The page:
By Don Lindsey

As a kid, I lived in an inner-city neighborhood in Dayton, Ohio on a street named Hudson Avenue.  While the area is very dangerous these days, back in my childhood, it was still a tightknit little community where everyone knew each other.

I had a small group of friends that I would hang out with and any free time we got was spent playing some sort of sport or hide and seek. My best friend at that time, Tony Gibson, lived across the street from me.  A lot of my weekends and non-school nights were spent at his house where we’d spend all night playing with our toys and video games.  Spending this much time there lead to me becoming very close to the family.  His mother to this day is still family to me and his grandparents are people that I still think about and miss very much.

Mr. Gibson was the typical nice old man who dressed well and always had a kind smile on his face.  I remember having a lot of conversations with him as he sat on his swinging chair on the front porch.  He had a great sense of humor and I remember laughing a lot when we talked.

Not ever knowing my grandfathers (they both passed away before I was born), Mr. Gibson sort of filled that role with advice and wisdom.  When he passed away, I can remember feeling as if one of the family’s patriarchs had left.  I can’t imagine how his grandchildren and family felt.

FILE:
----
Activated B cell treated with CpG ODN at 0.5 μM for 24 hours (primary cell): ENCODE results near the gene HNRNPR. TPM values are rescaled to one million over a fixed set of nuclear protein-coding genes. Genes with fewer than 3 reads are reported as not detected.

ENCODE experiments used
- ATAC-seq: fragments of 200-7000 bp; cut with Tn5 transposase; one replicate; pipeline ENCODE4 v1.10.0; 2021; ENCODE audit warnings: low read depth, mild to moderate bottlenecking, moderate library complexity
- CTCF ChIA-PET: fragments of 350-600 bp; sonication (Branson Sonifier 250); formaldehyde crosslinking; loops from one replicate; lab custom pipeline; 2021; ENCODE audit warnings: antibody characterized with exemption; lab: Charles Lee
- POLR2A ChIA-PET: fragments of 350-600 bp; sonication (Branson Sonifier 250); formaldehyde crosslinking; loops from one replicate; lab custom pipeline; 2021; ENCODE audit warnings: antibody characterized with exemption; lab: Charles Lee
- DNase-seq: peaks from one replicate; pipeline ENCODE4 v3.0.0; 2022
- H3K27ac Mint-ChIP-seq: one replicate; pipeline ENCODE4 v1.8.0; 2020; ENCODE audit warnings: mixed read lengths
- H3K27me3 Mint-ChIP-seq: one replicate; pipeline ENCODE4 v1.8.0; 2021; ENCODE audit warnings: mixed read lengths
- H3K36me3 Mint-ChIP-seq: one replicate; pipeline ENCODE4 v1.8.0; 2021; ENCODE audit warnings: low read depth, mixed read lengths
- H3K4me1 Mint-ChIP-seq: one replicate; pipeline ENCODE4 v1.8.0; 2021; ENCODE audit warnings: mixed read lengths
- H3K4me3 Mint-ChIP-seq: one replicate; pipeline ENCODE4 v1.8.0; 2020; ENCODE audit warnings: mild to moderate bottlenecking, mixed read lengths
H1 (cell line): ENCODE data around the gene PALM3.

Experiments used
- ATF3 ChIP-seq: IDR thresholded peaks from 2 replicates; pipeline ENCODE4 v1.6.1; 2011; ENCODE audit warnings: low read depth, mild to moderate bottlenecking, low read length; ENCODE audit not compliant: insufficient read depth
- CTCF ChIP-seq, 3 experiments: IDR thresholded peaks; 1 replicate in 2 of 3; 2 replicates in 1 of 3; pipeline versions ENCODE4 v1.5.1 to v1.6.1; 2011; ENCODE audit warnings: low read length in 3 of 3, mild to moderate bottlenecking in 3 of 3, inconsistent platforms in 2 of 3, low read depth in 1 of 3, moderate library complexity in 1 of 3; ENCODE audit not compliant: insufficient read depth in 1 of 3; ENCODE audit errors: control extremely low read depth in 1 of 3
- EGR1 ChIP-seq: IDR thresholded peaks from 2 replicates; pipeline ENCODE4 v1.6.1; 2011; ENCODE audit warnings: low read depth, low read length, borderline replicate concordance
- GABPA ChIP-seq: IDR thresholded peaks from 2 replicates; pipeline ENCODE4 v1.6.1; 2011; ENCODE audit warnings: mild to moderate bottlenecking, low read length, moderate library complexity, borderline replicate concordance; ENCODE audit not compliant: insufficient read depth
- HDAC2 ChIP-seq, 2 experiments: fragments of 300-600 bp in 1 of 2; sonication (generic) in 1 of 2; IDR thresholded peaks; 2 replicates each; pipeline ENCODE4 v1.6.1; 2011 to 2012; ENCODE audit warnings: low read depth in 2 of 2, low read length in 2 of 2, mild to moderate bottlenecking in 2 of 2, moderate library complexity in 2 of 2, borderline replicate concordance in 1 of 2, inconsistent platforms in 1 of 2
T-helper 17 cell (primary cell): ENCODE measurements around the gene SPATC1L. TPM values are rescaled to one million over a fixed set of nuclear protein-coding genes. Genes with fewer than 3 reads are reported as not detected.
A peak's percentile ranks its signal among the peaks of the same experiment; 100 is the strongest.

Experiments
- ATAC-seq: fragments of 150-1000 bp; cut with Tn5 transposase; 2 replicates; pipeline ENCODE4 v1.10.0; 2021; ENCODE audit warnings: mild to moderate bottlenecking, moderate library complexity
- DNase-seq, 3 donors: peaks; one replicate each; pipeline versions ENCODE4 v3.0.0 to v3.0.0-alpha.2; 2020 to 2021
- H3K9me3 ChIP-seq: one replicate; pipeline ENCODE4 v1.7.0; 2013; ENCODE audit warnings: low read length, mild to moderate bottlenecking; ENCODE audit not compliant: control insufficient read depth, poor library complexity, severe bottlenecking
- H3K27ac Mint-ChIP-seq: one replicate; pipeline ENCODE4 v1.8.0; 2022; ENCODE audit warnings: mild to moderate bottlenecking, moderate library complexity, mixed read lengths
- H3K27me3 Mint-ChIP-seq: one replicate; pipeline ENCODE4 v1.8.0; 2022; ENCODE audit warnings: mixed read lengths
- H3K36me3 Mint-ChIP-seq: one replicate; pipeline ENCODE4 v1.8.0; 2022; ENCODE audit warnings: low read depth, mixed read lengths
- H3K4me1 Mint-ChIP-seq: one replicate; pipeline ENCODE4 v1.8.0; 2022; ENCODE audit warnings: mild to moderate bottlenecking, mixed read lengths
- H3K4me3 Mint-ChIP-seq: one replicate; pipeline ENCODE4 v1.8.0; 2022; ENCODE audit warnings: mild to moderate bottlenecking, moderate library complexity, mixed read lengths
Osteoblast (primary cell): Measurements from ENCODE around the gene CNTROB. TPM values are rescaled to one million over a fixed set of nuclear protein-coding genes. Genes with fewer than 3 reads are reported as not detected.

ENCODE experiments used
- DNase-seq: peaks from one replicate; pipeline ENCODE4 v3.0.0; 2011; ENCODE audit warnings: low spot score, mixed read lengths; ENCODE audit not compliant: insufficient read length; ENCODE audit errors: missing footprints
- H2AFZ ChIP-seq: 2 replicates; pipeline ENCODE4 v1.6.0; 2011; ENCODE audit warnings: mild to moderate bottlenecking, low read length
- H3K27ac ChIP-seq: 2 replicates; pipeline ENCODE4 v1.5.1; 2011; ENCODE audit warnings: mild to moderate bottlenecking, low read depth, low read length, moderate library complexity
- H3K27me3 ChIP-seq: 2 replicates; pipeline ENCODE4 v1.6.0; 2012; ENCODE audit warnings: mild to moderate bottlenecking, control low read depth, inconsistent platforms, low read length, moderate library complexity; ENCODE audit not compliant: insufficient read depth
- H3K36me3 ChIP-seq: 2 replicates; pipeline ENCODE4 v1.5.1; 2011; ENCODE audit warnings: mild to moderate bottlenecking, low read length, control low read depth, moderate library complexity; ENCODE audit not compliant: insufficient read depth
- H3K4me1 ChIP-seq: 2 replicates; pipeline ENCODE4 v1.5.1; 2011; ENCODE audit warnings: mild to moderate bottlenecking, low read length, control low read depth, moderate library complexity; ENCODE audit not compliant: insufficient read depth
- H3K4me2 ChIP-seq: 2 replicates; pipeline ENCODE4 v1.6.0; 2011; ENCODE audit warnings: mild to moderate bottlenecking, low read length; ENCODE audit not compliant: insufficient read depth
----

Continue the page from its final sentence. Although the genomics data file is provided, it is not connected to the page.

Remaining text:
Mrs. Gibson or “Granny” is someone that I consider to be one of my all-time favorite people.  She had a stroke sometime before I met the family which led to her being paralyzed on one side of her body making movement and communication difficult. This, however, did not slow her down. I will always remember playing out in the back yard with Tony and having her call us in for lunch.  “Boys! Eat!” she’d yell out.  While speaking sentences proved problematic for her, she could say one or two words and get her point across just fine and we’d rush into the kitchen for lunch.  The things that lady did with food will amaze me until the day I’m planted and one of the best things about being married to Tammy (her great-granddaughter) is that on holidays some of her recipes will surface bringing back so many wonderful memories.

Speaking of being married to Tammy, Granny seemed to know before any of us that we were compatible and had chemistry.  I can remember once when Tammy was visiting, and I was at the house also visiting that Granny kept looking at me and then at Tammy with a knowing smile.  When we were married, Granny was very much on my mind and I could almost feel her smiling down from Heaven.

While writing this, I have been fighting back emotions.  From missing these wonderful people and feeling sadness to reminiscing back to happy times spent with them and feeling blessed to have met them.  The one thing that is a constant is that when I get to the grandparent stage, I hope to be half of the positive influence that these two were on the people that they were around.  I wasn’t even an actual grandchild and yet I felt just as loved as anybody in the family. If I can make those, I come into contact with feel that way, then I’m doing pretty well in life.

God bless and have a great week.

Don Lindsey is a follower of Christ, son, husband, father, and a survivor.  Originally from Dayton Ohio, and resident of Apopka for six years, Don sees his life as a dedication to his wife, parents, children, and community.



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